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EDITORIAL
Year : 2020  |  Volume : 15  |  Issue : 4  |  Page : 799

Explaining the cerebral aneurysm's shape and timing of rupture – Unlocking the mystique using theoretical physics


1 Department of Neurosurgery, UPUMS, Saifai, Uttar Pradesh, India; Department of Neurosurgery, Fujita Health University Bantane Hotokukai Hospital, Nagoya, Japan
2 Department of Neurosurgery, Fujita Health University Bantane Hotokukai Hospital, Nagoya, Japan

Date of Submission16-Jun-2020
Date of Acceptance03-Jul-2020
Date of Web Publication19-Oct-2020

Correspondence Address:
Dr. Ahmed Ansari
Department of Neurosurgery, UPUMS, Saifai, Uttar Pradesh, India

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Source of Support: None, Conflict of Interest: None


DOI: 10.4103/ajns.AJNS_297_20

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How to cite this article:
Ansari A, Kato Y. Explaining the cerebral aneurysm's shape and timing of rupture – Unlocking the mystique using theoretical physics. Asian J Neurosurg 2020;15:799

How to cite this URL:
Ansari A, Kato Y. Explaining the cerebral aneurysm's shape and timing of rupture – Unlocking the mystique using theoretical physics. Asian J Neurosurg [serial online] 2020 [cited 2021 Jan 23];15:799. Available from: https://www.asianjns.org/text.asp?2020/15/4/799/298568

Image-based computational fluid dynamics (CFD) holds a prominent position in the patient-specific evaluation of intracranial aneurysms with enormous potential to provide objective, quantitative, and mechanism-based markers of aneurysm rupture risk. Patient-specific in vivo flow dynamic simulation can be routinely performed from the existing medical imaging modalities (digital subtraction angiography, computed tomography angiogram, and magnetic resonance angiography). Conversely, tensile stress calculation requires knowledge of patient-specific, in vivo wall thickness and material properties, which are unavailable from the current imaging capabilities. Without the means to monitor wall stress and wall strength, it is impossible to predict when an aneurysm will rupture. However, because pathologic remodeling is partially mediated by abnormal wall shear stress (WSS), it may be the only suitable clinical application to predict rupture.

Although many hemodynamic parameters are used to interpret CFD such as WSS, velocity, vector flow, direction and pressure gradient, inflow concentration index, shear concentration index, viscous dissipation ratio, and kinetic energy ratio, WSS is the most commonly used because of its clinical significance. Initiation of intracranial aneurysms is induced by a high WSS and a positive WSS gradient.

With an increase in internal pressure, the best available shape to reduce the tension is to acquire the shape of a sphere. However, with each reduction in the tension and the formation of an aneurysm, there is also a subsequent reduction in the wall thickness. As the wall tension further increases, and moreover within the vessel and inside the aneurysm, there is a further modification in the shape of the aneurysm, which again tries to reduce its wall tension, thereby forming another spherical structure from an aneurysm. This sequence of events will keep on occurring and the wall thickness too reduces with each such change. Further, with approximately the third such event, the reduction in wall thickness and the increase in tension inside the aneurysm increase to an extent that the aneurysm ruptures. We call this the ''Kato-Ansari'' explanation. For the same internal pressure, the downward component of the tension must be the same. It can be explained by an analogy that to hang a mass on a cable with less sag, one needs to put more tension in the cable.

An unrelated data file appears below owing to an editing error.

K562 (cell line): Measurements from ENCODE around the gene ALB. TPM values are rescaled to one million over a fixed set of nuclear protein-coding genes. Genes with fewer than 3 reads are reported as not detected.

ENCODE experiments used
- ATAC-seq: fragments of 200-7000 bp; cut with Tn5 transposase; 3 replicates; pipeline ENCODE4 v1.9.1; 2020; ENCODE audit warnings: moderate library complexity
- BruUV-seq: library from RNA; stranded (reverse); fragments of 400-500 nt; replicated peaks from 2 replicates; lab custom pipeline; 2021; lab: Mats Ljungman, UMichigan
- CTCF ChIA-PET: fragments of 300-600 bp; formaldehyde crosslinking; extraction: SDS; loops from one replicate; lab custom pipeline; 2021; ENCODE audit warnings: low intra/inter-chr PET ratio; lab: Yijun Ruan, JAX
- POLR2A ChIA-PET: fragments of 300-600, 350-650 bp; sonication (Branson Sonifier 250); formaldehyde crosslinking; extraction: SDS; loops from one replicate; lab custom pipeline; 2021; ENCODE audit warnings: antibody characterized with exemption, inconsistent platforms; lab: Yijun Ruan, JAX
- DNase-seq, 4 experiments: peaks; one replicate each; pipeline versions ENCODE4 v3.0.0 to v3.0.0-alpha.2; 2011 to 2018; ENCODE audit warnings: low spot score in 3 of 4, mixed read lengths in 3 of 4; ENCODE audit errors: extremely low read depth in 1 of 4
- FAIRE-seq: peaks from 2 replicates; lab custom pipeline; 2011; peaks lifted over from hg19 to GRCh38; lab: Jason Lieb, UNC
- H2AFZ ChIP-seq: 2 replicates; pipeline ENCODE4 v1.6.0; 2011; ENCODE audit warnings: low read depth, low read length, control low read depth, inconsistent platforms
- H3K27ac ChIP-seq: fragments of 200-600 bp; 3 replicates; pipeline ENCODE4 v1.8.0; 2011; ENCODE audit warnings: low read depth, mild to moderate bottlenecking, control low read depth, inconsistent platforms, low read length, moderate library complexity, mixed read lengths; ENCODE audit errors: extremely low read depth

The Laplace's law dictates that wall stress in spherical coordinates is half of the stress in cylindrical systems and, as a result, all vessels under stress will naturally seek a new spherical set point. This can be considered the most valid explanation of most, if not all aneurysms taking the spherical shape. However, there are others which are not quite the shape of a sphere, which can be considered a manipulative change in the tension inside the aneurysm causing it to take different shapes. The only possible limitation of this explanation lies in its idealism. The laws hold true in an ideal condition, and human body nevertheless is any close to it.

Using the same laws and CFD studies, the characteristic of the site of bleb hemodynamics prior to an aneurysm rupture are: (1) concentrated inflow jet, (2) small impaction zone on the body (side wall) of the aneurysm, (3) elevated WSS, and (4) asymmetric flow division from the parent artery.

The need at the moment is a proper combination of an out-of-the-box thinking and correlation with other sciences in order to gain an even better understanding and explanation of this complexity.




 

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